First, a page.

• Pell Grants — the nation's key program to help low-income students — flowing to for-profit colleges increased from $1.1 billion in the 2000-01 school year to $7.5 billion in 2009-10. The publicly traded Apollo Group — which runs the University of Phoenix, the largest for-profit college — got $1.2 billion in Pell Grant funds in 2010-11, a four-fold increase from 2007-08.
• For-profit colleges in 2009-10 also received the largest share of military educational benefit programs: 37 percent of post-9/11 GI Bill benefits and 50 percent of Department of Defense Tuition Assistance benefits. Eight of the top 10 recipients of post-9/11 GI bill funds are for-profit schools, with the Apollo Group receiving $144 million in 2010.
• The report estimates that in 2009, when all sources of federal taxpayer funds are taken into account, the 15 companies examined in the report that are publicly traded received 86 percent of their revenues from taxpayers.
"In the absence of significant reforms that align the incentives of for-profit colleges to ensure colleges succeed financially only when students also succeed, and ensure that taxpayer dollars are used to further the educational mission of the colleges, the sector will continue to turn out hundreds of thousands of students with debt but no degree, and taxpayers will see little return on their investment," asserts the report's executive summary.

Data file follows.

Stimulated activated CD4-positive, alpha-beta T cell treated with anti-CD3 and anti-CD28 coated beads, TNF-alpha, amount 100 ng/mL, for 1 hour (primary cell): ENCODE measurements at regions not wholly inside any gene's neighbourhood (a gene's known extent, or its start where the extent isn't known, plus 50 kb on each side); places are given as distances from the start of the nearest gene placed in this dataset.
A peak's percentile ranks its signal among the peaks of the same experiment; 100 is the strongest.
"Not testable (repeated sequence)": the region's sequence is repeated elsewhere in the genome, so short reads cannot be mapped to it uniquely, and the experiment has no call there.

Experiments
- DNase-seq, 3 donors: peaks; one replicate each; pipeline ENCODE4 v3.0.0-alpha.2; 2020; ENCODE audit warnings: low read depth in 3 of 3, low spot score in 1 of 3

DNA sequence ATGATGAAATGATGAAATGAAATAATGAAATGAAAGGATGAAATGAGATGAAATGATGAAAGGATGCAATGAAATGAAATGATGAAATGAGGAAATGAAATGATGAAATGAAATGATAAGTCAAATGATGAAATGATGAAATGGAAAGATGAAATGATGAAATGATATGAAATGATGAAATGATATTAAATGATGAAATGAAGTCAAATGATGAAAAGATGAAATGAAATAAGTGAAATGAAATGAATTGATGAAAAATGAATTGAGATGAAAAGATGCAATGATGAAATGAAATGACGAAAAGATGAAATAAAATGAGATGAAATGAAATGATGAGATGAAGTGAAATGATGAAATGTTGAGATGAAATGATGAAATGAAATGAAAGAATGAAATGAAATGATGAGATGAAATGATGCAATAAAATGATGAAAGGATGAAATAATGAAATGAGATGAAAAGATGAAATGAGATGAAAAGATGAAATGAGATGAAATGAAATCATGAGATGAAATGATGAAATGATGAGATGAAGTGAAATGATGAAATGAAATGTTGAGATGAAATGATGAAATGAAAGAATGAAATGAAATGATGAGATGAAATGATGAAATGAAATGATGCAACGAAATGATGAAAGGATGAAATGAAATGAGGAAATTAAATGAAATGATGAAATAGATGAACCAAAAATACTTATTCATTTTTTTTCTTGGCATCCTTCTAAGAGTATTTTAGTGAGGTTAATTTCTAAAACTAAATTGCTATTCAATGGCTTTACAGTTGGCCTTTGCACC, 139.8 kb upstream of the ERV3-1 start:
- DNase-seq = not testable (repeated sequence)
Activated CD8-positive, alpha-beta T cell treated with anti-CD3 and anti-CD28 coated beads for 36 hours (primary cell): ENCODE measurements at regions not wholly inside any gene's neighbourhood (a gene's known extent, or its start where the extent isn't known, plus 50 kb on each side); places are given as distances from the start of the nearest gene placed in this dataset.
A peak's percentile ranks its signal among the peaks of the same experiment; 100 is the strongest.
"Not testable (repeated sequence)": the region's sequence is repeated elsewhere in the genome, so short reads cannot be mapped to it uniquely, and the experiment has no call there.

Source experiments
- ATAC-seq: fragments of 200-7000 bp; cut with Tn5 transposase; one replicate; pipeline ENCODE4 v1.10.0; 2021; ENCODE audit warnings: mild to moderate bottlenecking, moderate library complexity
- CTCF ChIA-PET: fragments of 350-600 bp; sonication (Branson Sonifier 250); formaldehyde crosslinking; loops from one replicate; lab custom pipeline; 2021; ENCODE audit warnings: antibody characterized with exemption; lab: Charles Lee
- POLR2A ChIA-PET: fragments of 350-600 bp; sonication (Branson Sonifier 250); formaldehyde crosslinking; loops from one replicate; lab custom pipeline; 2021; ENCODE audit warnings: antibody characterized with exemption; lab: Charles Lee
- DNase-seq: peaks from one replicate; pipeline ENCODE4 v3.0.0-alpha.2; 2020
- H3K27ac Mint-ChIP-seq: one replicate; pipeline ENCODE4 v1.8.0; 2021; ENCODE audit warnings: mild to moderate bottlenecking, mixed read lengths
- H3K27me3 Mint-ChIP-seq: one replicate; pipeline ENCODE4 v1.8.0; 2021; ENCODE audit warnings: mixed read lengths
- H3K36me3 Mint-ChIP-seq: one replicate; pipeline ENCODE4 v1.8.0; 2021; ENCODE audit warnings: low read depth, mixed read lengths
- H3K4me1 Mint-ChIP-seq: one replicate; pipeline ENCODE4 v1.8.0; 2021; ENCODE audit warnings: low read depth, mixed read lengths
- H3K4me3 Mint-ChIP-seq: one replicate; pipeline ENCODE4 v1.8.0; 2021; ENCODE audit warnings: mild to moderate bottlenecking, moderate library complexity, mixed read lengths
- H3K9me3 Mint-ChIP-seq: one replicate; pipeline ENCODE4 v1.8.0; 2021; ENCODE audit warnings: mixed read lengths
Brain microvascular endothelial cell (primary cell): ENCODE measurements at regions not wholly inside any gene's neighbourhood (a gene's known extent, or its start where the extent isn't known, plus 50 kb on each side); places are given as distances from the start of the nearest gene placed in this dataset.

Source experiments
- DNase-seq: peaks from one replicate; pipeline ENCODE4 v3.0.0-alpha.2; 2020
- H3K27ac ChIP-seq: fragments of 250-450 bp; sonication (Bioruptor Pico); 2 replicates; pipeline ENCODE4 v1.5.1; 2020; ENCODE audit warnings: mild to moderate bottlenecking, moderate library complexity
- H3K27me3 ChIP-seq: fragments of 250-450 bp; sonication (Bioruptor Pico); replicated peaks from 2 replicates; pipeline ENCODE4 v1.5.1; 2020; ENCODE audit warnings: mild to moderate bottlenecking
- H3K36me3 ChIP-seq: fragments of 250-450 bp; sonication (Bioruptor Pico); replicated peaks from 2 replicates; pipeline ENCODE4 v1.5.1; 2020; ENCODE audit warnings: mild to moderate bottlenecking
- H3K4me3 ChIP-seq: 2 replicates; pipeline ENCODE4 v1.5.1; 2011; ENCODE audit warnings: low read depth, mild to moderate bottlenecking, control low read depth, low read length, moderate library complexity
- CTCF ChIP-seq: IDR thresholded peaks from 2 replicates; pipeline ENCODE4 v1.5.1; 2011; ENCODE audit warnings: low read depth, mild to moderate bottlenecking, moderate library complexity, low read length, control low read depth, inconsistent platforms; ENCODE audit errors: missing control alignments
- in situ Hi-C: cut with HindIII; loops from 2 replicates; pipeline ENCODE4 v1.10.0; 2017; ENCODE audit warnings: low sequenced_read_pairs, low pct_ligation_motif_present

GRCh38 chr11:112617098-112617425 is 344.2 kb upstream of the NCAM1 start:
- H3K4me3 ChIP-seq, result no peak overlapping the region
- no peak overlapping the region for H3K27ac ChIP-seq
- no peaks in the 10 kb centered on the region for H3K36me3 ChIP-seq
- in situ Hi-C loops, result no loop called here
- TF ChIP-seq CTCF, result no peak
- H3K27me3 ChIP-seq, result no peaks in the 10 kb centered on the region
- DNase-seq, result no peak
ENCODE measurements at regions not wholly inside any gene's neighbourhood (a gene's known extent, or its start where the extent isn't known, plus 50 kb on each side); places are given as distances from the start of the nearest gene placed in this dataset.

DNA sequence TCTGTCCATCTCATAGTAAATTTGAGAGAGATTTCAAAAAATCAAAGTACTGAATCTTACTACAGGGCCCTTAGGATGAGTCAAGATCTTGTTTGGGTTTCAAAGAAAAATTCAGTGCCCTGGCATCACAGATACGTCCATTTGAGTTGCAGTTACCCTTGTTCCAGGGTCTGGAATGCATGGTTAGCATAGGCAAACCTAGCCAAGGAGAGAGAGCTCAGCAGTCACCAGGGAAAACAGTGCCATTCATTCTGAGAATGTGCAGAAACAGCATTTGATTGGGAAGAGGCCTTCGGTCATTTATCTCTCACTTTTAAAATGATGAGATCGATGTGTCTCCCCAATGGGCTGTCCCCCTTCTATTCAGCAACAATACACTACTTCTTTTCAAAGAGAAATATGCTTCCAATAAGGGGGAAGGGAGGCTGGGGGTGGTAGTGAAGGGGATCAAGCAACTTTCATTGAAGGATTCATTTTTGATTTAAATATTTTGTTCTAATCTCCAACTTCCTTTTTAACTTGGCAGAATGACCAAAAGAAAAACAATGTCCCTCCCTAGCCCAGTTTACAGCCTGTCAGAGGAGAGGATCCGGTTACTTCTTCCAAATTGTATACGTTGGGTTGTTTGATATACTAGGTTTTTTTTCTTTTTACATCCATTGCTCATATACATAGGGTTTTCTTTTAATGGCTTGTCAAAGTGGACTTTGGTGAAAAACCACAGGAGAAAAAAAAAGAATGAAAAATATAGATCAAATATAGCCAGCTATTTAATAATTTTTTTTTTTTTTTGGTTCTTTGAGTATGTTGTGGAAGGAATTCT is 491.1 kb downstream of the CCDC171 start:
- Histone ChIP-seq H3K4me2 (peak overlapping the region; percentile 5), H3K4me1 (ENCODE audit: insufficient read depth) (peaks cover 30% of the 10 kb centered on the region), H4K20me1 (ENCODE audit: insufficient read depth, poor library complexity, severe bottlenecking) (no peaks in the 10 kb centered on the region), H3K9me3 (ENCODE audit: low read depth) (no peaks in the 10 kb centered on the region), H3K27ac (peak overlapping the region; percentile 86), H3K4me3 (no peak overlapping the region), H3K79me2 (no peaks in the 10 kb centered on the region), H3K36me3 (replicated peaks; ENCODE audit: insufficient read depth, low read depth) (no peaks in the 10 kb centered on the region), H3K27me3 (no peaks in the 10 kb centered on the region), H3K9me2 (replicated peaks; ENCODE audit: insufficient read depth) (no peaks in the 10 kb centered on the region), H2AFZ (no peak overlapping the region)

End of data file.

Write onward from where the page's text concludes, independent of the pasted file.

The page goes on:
Despite Harkin sounding the alarm, no one is expecting legislative action related to these concerns before the November elections. That's because like so many issues these days, the topic is politically divisive. Democrats tend to argue that more regulation is needed to keep these for-profit colleges in check, while Republicans generally view them as important free-market options.
"On the one hand you could interpret this as these greedy for-profits going out and grabbing people out of homeless shelters and giving them Pell Grants and they're duping them and taking their money and leaving them with debt and then running away," says Richard Vedder, the director of the Center for College Affordability and Productivity and a retired professor of economics at Ohio University.
"But the other spin on it would be that there is an underclass that the traditional universities, such as a UW-Madison, have kind of ignored and turned away. And as a consequence, others are filling those gaps, including the for-profits. Maybe this is just the price we pay to give everyone a chance at the American Dream."